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Brexit 1) May writes letter to the public as she prepares to sell her deal

“It is a deal for a brighter future, which enables us to seize the opportunities that lie ahead. Outside the EU, we will be able to sign new trade deals with other countries and open up new markets in the fastest-growing economies around the world. With Brexit settled, we will be able to focus our energies on the many other important issues facing us here at home: keeping our economy strong, and making sure every community shares in prosperity; securing our NHS for the future, giving every child a great start in life, and building the homes that families need; tackling the burning injustices that hold too many people back; and building a country for the future that truly works for everyone. On March 29 next year, the United Kingdom will leave the European Union. We will then begin a new chapter in our national life. I want that to be a moment of renewal and reconciliation for our whole country.” – Sunday Times

  • Taking rebels to the abyss could clinch it for May – Adam Boulton, Sunday Times
  • Security and defence threat posed by the deal – Richard Dearlove, FT
  • Brussels is shafting us for this calamitous deal – Daniel Hannan MEP, Sunday Telegraph
  • Giving the UK a way out will save both it and Europe – Tony Blair, Sunday Times

Editorial:

Brexit 2) Claims of whips dangling peerages and honours for votes

“Tory MPs are eagerly sharing anecdotes about approaches to senior back-bench Brexiteers by the Tory whips. In one encounter, a veteran Eurosceptic was told: “We need more people in the House of Lords… I think you’d be a strong voice.” The Brexiteer was one of those members of the hardline European Research Group (ERG) counselling his colleagues not to put in a letter demanding a vote of no confidence in the prime minister. Now he had good reason to back May’s Brexit deal as well. Tory MPs say a peerage has also been dangled under the nose of a former cabinet minister who was asked to “consider your future” at a meeting with one of May’s henchmen. Even the optimists, however, do not think patronage and strategic use of the carrot will be enough. “She can’t just offer 90 peerages,” said one Tory. May’s team are still seeking a “sweetener” for constructive rebels such as the former leader Iain Duncan Smith and cabinet Brexiteers such as Andrea Leadsom.” – Sunday Times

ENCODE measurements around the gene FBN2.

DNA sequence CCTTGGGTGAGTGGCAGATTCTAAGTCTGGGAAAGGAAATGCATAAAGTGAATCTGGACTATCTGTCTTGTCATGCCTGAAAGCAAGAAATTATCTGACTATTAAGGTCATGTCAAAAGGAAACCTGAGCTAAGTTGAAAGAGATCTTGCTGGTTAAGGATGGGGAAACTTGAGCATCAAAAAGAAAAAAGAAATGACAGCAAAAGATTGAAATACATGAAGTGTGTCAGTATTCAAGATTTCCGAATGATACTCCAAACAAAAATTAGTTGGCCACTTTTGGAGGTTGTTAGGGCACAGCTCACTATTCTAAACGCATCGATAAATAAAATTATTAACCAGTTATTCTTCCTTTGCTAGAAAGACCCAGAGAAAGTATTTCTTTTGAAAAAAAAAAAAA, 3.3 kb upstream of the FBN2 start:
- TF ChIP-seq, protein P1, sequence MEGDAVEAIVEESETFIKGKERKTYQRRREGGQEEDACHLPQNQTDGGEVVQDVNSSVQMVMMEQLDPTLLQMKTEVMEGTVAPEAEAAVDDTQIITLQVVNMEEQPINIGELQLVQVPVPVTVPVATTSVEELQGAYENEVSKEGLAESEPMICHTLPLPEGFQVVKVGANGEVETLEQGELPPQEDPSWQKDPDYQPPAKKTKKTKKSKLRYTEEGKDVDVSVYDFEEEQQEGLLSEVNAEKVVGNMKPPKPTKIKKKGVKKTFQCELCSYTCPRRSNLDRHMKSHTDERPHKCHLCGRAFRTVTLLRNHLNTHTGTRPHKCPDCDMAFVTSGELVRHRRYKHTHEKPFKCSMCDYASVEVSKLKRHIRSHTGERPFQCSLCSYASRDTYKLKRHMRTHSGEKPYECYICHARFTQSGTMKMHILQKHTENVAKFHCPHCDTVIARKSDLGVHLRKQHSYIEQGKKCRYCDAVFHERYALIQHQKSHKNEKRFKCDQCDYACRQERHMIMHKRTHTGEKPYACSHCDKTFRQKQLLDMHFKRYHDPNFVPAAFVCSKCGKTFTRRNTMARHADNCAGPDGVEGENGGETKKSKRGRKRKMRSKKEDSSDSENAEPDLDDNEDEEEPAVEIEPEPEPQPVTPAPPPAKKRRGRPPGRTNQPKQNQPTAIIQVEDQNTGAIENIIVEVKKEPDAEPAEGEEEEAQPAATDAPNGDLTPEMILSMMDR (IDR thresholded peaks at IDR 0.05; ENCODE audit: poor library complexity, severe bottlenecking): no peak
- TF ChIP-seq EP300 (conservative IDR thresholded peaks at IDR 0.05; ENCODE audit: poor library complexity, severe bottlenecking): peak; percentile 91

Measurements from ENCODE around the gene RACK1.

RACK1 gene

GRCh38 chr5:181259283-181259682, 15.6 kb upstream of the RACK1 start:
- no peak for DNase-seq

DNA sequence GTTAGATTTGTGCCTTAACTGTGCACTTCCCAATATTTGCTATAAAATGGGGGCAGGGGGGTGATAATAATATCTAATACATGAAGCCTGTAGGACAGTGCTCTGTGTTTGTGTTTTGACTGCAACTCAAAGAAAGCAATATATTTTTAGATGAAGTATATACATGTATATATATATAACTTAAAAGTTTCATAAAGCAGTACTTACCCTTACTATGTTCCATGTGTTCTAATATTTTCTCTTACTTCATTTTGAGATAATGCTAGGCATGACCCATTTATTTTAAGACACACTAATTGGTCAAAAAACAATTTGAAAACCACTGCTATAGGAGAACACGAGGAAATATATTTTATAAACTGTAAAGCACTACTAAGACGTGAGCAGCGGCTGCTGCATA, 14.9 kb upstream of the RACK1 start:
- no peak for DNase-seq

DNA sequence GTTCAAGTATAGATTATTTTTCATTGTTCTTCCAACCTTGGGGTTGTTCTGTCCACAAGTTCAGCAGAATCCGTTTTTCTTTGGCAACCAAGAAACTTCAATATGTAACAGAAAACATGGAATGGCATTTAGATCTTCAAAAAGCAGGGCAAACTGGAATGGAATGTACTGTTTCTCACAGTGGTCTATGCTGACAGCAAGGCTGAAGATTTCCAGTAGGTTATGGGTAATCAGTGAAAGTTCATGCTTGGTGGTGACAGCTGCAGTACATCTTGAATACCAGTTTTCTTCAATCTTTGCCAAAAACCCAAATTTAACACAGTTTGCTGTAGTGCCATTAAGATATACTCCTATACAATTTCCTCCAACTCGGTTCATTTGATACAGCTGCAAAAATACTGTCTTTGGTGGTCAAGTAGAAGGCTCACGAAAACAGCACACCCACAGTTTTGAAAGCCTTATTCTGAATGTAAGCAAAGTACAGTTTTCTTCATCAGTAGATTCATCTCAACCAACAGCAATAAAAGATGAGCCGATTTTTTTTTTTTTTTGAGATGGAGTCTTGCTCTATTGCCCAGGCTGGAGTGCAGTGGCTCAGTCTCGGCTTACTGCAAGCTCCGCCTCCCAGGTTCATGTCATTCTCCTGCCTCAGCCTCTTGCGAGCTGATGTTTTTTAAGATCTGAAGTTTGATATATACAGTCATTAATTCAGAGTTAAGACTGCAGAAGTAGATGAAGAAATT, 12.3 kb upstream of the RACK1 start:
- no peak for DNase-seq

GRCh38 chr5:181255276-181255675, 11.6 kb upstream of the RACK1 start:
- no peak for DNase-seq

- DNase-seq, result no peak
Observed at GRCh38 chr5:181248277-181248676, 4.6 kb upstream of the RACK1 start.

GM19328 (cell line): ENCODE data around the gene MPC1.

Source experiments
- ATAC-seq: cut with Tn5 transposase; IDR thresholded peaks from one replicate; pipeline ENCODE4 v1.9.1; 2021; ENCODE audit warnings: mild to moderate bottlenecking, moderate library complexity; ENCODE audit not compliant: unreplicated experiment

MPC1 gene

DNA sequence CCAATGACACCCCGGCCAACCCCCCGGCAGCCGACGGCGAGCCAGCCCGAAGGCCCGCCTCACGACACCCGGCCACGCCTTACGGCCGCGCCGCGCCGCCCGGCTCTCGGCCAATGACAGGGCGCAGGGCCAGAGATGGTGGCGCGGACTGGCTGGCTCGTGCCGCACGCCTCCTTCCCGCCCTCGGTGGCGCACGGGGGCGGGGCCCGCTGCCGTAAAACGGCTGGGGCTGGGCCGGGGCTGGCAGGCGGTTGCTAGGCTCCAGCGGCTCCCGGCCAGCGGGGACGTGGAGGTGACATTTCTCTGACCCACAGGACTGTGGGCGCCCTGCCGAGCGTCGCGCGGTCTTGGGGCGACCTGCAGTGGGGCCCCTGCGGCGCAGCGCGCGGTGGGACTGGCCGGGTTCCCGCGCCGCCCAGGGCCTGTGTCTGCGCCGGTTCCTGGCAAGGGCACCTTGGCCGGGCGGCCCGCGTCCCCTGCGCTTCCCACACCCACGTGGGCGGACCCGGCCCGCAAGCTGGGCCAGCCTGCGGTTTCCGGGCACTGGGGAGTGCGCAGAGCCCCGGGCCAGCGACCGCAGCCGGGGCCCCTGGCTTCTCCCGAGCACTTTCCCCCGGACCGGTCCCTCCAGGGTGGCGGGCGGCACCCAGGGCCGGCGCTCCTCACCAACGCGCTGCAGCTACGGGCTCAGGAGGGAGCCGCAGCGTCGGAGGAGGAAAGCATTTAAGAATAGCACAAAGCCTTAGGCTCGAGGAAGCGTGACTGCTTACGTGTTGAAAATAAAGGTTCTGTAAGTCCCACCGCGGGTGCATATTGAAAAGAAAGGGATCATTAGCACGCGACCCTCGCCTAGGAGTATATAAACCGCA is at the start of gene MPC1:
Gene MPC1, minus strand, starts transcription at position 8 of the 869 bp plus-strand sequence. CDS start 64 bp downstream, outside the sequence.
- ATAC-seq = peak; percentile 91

• May copying Blair’s ‘propaganda tricks’ to sell her deal – Sun on Sunday
  • Prime Minister offers 40 reasons to endorse the agreement – Sunday Express

More:

  • Former donor denounces May as ‘incompetent arch-Remainer’ – Sunday Telegraph

Brexit 3) Remainer ministers form new ‘Gang of Five’

“The prime minister is facing a fresh cabinet mutiny after “remain” ministers began secret talks behind her back to force her to adopt a new plan B for Brexit. Senior ministers are also in private discussions with the Democratic Unionist Party (DUP) to draw up an alternative Brexit blueprint in the event that her deal is voted down by parliament… A majority of cabinet ministers believe she will lose the meaningful vote pencilled in for December 12 and are plotting to force her to change tack. Five remainer ministers – Philip Hammond, David Lidington, Amber Rudd, Greg Clark and David Gauke – have agreed they will try to get May to adopt a softer Brexit if she cannot get her plan through the Commons. They are prepared to threaten a walkout if May contemplates giving way to Brexiteers who want her to pursue a no-deal departure… Hammond hosted a “meeting without pizza” on November 14 at which leading remainers agreed they could not serve in a government that was pursuing no deal. They are also in talks with Brexiteers Michael Gove and Liam Fox and with the DUP in a bid to find a solution.” – Sunday Times

Analysis:

  • If the deal is rejected, what next? – David Smith, Sunday Times
  • What the EU will do when Parliament votes ‘no’ – Peter Foster, Daily Telegraph

Comment:

  • Anti-Brexiteers can do without a leader, but not a plan – Andrew Rawnsley, The Observer

>Yesterday: Nick Hargrave’s column: If we join the EEA, others might follow – thus creating a Europe-wide, non-federalist alternative to the EU

Brexit 4) Prime Minister ‘caves in to Spain’ over Gibraltar trade